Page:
Taste Under Fire

Contestants in the Nuclear #Spiceawar will take the heat once more

Nuclear #Spiceawar organizers Remi André Olsen (left) and Pat O'Halloran gear up for Saturday's contest. - YOUNG KWAK
Young Kwak
Nuclear #Spiceawar organizers Remi André Olsen (left) and Pat O'Halloran gear up for Saturday's contest.

In the middle of the busy restaurant, two men bite into their piled-high burgers with abandon. Sweat begins to form on their brows; a pink flush crosses their cheeks.

"It has a good kick, a slow burn," says Remi André Olsen of the Saranac Public House #Spiceawar Burger. For a sandwich that includes habanero, serrano, jalapeño, ghost, de árbol, pequin, japonés, chipotle and cayenne peppers, it makes sense that Olsen and his cohort Patrick O'Halloran are sweating.

This isn't the pair's first time ingesting extreme heat. They are two of the creators behind next weekend's Nuclear #Spiceawar spicy foods contest, which will be held at Saranac. After the most recent event at the now-closed Blue Spark in 2011, the participants weren't sure they could handle another; it was just too painful to relive annually. They decided to retire the competition altogether.

"After the last one, we pledged to our wives we'd never do this again," O'Halloran explains.

But three years later, this battle of wills is back for the third time, breaking down into four rounds and a grand finale. It's every man and woman for themselves here — no teams.

"That means you have to eat everything," Olsen says with a smile.

Local restaurants, including Saranac, Santé Restaurant & Charcuterie, Spike's Philly's and More, Monterey Cafe and Brain Freeze Creamery, among others, will supply the hot dishes for 10 contestants to eat as quickly as possible.

"Spicy food is one of those things you're kind of scared of until you try it," says O'Halloran. "But then you build a tolerance and it becomes natural."

The idea for #Spiceawar came when a group of friends wanted to see who could take the most heat in one sitting. They asked area eateries to provide the food — items like hot wings, pulled-pork sandwiches and infused tequila.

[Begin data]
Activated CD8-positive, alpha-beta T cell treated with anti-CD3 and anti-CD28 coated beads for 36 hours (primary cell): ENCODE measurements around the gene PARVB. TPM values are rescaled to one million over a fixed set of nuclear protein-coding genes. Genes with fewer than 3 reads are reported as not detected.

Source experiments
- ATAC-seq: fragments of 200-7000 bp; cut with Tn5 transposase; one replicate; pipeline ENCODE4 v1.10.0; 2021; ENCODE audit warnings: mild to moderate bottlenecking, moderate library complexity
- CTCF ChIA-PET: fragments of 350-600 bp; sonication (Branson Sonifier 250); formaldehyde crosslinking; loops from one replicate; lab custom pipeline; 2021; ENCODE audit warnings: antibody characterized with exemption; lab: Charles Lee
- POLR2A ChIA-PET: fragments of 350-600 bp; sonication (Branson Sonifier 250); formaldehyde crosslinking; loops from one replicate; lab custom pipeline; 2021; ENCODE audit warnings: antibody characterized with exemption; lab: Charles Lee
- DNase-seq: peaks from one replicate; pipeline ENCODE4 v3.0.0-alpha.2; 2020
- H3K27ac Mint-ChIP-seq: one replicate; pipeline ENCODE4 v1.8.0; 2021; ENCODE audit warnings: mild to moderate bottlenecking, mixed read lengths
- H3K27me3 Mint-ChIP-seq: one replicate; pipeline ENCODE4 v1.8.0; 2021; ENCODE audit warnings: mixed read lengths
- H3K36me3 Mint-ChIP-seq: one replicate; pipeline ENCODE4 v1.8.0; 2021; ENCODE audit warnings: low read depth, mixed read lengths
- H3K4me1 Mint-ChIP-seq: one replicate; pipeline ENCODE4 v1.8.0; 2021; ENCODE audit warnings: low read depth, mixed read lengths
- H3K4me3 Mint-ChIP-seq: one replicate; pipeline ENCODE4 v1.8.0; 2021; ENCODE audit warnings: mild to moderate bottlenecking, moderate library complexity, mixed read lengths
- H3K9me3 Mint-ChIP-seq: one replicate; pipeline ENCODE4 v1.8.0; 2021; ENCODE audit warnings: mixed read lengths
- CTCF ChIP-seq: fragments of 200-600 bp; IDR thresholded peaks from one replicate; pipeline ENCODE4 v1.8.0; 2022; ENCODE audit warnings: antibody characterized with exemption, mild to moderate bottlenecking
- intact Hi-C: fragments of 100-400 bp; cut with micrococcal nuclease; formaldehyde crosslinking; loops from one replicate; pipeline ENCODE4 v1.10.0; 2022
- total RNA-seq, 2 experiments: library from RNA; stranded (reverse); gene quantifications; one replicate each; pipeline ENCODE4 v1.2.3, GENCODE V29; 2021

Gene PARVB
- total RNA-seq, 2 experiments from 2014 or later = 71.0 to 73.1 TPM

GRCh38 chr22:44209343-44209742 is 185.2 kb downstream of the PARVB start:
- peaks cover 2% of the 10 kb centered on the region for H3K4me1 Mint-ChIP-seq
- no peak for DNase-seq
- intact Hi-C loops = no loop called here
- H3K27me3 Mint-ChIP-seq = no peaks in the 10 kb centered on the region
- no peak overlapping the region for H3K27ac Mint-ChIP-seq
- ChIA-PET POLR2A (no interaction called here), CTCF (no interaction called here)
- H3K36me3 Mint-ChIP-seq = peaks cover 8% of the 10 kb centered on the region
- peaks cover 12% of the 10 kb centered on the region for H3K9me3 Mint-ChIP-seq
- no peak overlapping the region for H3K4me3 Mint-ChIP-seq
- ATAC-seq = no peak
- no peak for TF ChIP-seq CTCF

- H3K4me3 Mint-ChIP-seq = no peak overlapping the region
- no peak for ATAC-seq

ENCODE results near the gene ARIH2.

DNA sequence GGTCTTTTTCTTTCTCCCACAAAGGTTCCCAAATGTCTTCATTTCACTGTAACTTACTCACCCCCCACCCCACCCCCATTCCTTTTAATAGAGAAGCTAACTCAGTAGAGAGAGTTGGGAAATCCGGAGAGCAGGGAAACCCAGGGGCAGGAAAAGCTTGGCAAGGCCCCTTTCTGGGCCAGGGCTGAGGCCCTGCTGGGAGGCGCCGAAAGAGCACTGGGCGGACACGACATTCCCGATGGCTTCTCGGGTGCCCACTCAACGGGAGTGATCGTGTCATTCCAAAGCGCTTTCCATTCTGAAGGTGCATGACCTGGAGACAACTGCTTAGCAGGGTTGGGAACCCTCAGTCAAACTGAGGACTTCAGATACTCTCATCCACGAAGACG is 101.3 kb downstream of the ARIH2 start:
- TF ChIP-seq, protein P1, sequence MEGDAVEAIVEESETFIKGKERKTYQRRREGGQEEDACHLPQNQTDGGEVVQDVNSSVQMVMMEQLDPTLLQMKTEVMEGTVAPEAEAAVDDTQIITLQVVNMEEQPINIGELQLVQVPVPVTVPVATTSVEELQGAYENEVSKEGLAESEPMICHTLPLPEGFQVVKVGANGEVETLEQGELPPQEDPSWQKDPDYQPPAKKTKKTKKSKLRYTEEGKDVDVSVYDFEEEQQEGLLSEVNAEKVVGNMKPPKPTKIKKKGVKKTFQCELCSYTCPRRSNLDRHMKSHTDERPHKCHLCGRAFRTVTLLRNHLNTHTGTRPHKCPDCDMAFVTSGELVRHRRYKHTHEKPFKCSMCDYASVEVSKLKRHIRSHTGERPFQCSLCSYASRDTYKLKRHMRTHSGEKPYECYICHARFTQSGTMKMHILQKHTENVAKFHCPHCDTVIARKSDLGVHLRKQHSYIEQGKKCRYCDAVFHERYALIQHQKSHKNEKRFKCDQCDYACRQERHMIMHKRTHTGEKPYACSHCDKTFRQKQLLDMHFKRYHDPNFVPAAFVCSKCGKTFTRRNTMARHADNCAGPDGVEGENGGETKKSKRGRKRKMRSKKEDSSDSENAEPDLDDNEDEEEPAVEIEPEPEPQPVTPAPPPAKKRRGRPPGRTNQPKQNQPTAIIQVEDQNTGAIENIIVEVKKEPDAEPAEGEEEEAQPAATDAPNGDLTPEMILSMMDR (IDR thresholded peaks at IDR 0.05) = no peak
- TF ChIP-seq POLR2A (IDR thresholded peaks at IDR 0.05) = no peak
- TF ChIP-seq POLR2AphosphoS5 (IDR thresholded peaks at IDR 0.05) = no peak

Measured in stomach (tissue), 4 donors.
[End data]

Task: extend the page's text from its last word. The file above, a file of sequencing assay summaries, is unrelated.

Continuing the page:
Best of all, the contest allowed for mad smack-talking. Bart Mihailovich, the Spokane Riverkeeper, recalls the previous time he participated in the event.

"The day after was worse than the worst hangover ever," he says.

But he's back for more. "I don't like to lose, so I will overcome any kind of physical pain," he says.

But just how healthy is it to eat a bunch of spicy food in one sitting?

Craig Hunt, a local registered dietitian and nutrition coach, maintains that spice in one's diet is healthy thanks to antioxidants, but gorging can really irritate one's tissues and digestive tract.

"This is kind of like a burn in a way," he says. "The cool thing is, you can try something like this and the cell turnover in your mouth and digestive system happens relatively quickly."

According to Hunt, a gastrointestinal tract will regenerate new cells in three to five days.

"So if you want to, go for it and have a little fun," he says.

At Saranac, Olsen and O'Halloran have polished off their burgers. They each grab napkins to wipe the spice from their fingers and chins. A look of satisfaction forms on their faces.

"That was nothing," O'Halloran says. ♦

Nuclear #Spiceawar • Sat, Feb. 8, at 2:30 pm • Free to watch • Saranac Public House • 21 W. Main • spocool.com • 473-9455

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About The Author

Laura Johnson

Laura moved to the great Inland Pacific Northwest this summer. She is the Inlander's new music editor.